So, do television executives sit around a big room and brainstorm stereotypes about Latinos? Because from the looks of it, the latest crop of mainstream sitcoms that are either Latino-themed or feature Latino actors are not having a good month.
Yes, everyone by now knows about ABC's "Work It" Puerto Rican Drug Dealer Joke fiasco, the silence of ABC even as a grassroots group called Boricuas for a Positive Image is preparing for a Thursday afternoon demonstration in New York City, and the-tweet-that-was-an-apology-but-not-everyone-agrees-apology by Puerto Rican actor Amaury Nolasco.
Tonight, the new Rob Schneider comedy ¡Rob! premieres and from the looks of it, the show is already dead on arrival. From the looks of the reviews, Nolasco's troubles might soon transfer over to Latino legend Cheech Marin, and fellow cast members Diana María Riva, Claudia Bassols, Eugenio Derbez, and Lupe Ontiveros.
Here is what the press is saying:
"Then [CBS] presented its newest sitcom, ¡Rob!, starring Rob Schneider, who plays a man who marries into a Mexican American family, upon which “hilarity”—which is to say a bunch of leaf-blower and illegal-immigrant jokes—ensues. The network spin on this one: Schneider’s character is the new Archie Bunker. It’s true, in the sense that both characters are or were on CBS sitcoms. It’s true, that is, in the same sense that Julie Chen is the new Walter Cronkite…
When a show like ¡Rob! makes gardener jokes or 2 Broke Girls makes its Asian manager a nerd who mangles English, on the other hand, they’re not drawing on any real experience of life as it exists today. In fact, they’re going out of their way not to: the whole point of this kind of easy, hack-y joke is that you write them so that a viewer can get the jokes without knowing anything about another culture beyond decades-old clichés, based on other TV shows. You don’t have to know anything about what’s changed in America since All in the Family; you don’t have to have any awareness of Latinos since Chico and the Man."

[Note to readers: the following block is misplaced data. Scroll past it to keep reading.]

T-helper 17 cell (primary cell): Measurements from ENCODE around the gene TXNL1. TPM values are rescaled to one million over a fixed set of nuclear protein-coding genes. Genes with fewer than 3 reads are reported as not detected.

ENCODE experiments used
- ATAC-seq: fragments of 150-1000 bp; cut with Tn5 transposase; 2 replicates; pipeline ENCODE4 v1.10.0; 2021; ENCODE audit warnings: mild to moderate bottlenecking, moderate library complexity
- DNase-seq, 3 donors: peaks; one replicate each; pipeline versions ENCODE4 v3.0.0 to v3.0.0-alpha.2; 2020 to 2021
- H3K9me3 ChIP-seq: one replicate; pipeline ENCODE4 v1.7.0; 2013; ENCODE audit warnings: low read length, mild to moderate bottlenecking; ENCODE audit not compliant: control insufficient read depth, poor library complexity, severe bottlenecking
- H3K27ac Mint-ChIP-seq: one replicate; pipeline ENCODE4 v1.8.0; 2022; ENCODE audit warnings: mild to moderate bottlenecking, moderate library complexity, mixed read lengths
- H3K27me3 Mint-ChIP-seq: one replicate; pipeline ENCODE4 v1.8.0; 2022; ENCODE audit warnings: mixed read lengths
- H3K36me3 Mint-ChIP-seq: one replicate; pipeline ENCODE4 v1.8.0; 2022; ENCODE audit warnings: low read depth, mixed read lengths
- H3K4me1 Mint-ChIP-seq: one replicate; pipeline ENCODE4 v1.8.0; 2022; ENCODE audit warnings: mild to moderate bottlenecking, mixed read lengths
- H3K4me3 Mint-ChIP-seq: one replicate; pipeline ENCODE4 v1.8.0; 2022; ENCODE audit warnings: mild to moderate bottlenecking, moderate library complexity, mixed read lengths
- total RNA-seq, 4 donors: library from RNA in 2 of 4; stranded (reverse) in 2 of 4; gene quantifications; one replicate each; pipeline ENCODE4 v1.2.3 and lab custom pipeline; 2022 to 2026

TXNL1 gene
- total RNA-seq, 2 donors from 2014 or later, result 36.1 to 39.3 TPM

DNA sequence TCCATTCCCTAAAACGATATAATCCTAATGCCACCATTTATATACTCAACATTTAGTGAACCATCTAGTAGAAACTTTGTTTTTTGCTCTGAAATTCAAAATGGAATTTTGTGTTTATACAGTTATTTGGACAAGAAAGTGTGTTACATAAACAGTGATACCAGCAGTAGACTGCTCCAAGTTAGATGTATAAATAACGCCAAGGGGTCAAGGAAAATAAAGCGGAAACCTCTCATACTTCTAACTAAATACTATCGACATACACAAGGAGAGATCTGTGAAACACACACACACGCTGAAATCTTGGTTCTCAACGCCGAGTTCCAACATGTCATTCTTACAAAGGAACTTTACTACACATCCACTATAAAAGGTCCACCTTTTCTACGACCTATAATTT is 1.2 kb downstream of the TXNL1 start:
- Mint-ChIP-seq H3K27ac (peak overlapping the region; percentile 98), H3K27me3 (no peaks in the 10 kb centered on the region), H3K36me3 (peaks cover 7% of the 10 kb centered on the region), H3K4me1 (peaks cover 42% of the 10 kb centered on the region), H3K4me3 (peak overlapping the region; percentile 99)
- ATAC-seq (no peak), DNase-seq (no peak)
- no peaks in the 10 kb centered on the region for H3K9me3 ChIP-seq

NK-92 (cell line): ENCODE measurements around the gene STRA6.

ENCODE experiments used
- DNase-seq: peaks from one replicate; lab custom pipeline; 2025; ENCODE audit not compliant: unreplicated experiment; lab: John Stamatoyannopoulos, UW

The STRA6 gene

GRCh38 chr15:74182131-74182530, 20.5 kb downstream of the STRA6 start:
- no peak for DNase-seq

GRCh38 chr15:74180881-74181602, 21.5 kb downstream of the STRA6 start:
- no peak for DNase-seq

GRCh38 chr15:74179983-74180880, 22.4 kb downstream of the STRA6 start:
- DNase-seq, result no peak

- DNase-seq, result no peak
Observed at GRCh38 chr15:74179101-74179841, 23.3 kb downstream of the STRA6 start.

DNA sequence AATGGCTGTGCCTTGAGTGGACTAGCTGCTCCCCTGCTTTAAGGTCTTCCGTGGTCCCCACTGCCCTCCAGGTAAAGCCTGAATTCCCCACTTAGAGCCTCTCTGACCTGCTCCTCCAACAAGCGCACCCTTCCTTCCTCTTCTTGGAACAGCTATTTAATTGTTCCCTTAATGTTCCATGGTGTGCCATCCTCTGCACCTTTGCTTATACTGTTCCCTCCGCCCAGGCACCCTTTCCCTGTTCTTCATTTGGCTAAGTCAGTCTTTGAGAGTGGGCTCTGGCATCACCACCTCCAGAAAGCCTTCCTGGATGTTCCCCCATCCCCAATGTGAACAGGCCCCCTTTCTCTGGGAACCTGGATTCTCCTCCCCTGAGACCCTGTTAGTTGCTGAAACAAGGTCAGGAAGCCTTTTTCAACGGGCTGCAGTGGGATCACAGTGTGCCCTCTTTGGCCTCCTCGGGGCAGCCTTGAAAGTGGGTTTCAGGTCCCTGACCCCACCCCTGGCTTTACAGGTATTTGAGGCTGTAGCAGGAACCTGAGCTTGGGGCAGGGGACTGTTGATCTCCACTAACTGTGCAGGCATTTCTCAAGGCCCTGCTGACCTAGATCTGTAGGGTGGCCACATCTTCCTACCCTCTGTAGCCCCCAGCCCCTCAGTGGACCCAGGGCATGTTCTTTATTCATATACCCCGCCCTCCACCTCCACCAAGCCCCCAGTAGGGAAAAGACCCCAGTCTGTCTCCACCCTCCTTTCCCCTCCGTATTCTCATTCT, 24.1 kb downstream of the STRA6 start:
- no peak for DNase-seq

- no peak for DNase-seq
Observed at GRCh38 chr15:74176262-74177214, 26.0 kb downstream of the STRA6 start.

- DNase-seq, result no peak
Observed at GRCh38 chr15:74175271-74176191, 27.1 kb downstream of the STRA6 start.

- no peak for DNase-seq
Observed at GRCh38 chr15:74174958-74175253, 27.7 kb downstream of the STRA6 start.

No doubt there is a grain of truth in the absurd tensions that fuel "Rob" — the overwhelming and sometimes invasive tendencies of a large family, the real cultural differences "mixed" couples encounter, the revelations of early marriage — but Schneider clearly does not think his audience is sophisticated enough to deal with anything more nuanced than Frito-Bandito slapstick.
What with Maggie's henpecked father (a shamefully wasted Cheech Marin), her absurdly controlling mother (a shamefully wasted Diana Maria Riva), her larcenous uncle Hector, (a shamefully wasted Eugenio Derbez, who is actually the funniest thing in the pilot), "Rob" plays like "My Big Fat Greek Wedding" after seven or eight tequila shots.
Maybe someone should do a show about an Anglo man who must face his Mexican American in-laws after he's done a terrible show about them. That might be funny.
The show revels in racial stereotypes – it's filled with jokes about guacamole and illegal immigration – and makes no excuses for it.
"I don't think you want to stay away from the stereotypes," [Cheech] Marin said. "I think you want to confront them and deal with them."
The show is based on Schneider's real life, and – despite the racial jokes – Schneider insists no offense is intended.
"My wife is not going to let me do anything overly offensive,I guarantee you," he said. "I have to go home to my wife. She'll let me know.
"Nobody here is going to do anything disrespectful," Schneider continued. "I think we want to do things that are funny, and I think, if we could shed some light on it in a way that could be fun and people can relate to it, it's fine."
It's probably time that US Latinos audiences just start walking away from the big networks and move to more original authentic web shows that are wittier and more entertaining.
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